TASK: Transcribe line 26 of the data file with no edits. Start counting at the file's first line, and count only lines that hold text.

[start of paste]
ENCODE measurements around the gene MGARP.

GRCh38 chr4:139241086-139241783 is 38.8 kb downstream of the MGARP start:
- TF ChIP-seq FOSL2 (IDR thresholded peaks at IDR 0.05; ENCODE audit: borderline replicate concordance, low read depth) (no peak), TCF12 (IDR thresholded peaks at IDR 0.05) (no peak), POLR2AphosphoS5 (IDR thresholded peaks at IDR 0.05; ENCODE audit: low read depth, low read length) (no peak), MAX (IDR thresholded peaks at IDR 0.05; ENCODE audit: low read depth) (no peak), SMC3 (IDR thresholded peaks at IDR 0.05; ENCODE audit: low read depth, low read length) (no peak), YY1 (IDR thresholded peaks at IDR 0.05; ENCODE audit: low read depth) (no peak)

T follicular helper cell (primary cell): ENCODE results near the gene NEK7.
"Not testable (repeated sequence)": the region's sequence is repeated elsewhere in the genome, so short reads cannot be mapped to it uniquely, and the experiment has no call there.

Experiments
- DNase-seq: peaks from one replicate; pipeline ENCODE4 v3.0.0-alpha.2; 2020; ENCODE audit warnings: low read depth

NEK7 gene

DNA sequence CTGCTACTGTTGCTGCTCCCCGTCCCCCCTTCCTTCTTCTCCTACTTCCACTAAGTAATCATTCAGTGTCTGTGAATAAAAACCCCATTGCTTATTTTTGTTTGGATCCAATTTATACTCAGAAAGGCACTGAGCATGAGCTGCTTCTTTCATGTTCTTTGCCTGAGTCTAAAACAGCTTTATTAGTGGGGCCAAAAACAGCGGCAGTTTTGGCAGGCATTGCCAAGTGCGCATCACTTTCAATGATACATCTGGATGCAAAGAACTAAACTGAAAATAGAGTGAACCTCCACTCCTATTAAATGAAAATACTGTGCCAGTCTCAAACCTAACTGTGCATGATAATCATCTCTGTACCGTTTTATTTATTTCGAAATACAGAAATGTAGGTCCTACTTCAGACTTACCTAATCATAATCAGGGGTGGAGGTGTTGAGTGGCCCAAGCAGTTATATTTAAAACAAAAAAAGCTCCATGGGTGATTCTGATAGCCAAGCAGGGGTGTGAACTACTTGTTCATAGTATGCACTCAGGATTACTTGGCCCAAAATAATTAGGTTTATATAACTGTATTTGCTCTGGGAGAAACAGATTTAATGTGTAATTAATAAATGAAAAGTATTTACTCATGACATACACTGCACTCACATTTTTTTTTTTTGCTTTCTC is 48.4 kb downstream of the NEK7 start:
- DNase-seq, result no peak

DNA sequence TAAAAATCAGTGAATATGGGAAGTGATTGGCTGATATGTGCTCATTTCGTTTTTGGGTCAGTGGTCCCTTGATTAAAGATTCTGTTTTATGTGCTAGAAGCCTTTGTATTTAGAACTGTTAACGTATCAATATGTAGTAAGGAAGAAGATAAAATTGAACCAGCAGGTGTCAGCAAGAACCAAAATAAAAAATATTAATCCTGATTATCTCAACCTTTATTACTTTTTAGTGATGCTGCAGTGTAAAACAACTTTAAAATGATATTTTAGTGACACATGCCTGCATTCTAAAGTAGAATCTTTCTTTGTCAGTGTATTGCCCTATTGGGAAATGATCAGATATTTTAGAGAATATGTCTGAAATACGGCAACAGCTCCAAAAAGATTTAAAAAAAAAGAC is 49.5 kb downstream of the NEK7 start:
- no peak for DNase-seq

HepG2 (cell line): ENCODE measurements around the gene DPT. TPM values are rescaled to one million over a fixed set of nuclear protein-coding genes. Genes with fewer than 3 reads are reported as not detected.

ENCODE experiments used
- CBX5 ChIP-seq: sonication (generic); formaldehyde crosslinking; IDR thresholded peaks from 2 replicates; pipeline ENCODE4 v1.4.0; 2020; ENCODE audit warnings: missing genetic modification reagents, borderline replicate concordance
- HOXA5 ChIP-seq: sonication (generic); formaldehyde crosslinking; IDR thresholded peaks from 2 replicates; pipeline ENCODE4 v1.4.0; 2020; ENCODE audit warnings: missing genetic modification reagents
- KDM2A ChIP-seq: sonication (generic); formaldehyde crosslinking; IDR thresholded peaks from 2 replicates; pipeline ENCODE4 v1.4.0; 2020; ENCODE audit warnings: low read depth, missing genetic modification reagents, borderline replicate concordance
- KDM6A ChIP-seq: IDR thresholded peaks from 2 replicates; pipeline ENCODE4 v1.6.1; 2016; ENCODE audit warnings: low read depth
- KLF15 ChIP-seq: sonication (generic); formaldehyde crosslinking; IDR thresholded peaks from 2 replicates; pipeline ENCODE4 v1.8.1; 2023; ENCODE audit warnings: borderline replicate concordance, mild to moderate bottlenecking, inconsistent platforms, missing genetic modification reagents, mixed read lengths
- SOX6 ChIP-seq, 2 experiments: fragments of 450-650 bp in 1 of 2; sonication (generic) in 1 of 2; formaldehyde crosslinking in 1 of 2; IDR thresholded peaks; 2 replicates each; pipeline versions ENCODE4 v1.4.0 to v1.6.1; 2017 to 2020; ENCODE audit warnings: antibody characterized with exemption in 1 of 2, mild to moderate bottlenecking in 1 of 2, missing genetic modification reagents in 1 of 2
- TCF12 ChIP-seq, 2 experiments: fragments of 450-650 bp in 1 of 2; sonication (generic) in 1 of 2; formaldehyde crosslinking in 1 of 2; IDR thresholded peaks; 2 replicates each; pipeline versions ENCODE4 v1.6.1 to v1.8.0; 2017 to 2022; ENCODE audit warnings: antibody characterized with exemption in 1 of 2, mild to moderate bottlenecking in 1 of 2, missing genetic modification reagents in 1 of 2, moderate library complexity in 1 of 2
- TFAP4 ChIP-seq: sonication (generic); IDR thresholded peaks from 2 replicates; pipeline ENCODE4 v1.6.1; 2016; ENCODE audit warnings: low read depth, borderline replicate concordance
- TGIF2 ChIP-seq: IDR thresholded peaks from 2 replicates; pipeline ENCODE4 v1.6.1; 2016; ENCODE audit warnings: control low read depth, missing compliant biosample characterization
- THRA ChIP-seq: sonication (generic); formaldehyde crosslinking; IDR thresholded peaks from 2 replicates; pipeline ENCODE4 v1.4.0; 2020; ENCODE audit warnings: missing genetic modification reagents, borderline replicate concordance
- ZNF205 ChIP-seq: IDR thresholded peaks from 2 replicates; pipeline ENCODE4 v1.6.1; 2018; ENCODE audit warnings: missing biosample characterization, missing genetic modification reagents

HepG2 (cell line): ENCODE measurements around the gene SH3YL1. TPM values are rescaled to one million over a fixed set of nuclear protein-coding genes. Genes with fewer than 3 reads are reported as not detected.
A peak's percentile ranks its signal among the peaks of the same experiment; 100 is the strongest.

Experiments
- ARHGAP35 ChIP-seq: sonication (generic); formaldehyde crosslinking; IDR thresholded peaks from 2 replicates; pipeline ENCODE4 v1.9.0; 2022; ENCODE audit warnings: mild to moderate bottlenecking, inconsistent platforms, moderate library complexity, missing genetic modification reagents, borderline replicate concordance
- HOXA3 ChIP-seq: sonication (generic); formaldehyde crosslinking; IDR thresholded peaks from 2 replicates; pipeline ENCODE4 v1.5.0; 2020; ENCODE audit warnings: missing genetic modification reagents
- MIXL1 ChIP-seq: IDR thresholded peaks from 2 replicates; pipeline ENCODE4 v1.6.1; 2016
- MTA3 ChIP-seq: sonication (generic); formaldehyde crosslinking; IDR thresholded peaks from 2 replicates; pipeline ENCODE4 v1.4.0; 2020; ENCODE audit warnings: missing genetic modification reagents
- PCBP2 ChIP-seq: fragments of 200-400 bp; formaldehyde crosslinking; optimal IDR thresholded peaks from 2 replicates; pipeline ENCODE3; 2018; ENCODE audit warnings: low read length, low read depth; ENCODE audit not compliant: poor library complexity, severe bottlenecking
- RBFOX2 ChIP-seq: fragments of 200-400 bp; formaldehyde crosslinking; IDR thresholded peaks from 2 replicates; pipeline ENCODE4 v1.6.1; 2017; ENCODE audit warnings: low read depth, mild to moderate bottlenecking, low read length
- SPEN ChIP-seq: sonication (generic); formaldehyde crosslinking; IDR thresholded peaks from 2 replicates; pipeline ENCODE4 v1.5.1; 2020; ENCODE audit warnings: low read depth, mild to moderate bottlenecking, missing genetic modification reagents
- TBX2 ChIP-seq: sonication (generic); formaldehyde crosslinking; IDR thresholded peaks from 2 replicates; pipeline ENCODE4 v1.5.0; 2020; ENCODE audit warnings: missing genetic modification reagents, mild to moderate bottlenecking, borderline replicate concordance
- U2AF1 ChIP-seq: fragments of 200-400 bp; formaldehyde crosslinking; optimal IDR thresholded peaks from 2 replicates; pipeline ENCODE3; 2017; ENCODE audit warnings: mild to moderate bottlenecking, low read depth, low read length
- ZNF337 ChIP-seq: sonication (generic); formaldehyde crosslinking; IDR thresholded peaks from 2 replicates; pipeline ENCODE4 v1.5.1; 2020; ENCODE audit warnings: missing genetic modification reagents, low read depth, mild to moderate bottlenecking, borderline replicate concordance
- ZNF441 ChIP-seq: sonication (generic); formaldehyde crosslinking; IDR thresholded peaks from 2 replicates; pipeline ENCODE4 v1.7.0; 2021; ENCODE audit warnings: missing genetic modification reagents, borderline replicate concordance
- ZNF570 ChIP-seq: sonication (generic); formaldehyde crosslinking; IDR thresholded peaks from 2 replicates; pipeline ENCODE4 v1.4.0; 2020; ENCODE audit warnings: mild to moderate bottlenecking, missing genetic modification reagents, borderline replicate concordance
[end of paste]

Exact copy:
HepG2 (cell line): ENCODE measurements around the gene SH3YL1. TPM values are rescaled to one million over a fixed set of nuclear protein-coding genes. Genes with fewer than 3 reads are reported as not detected.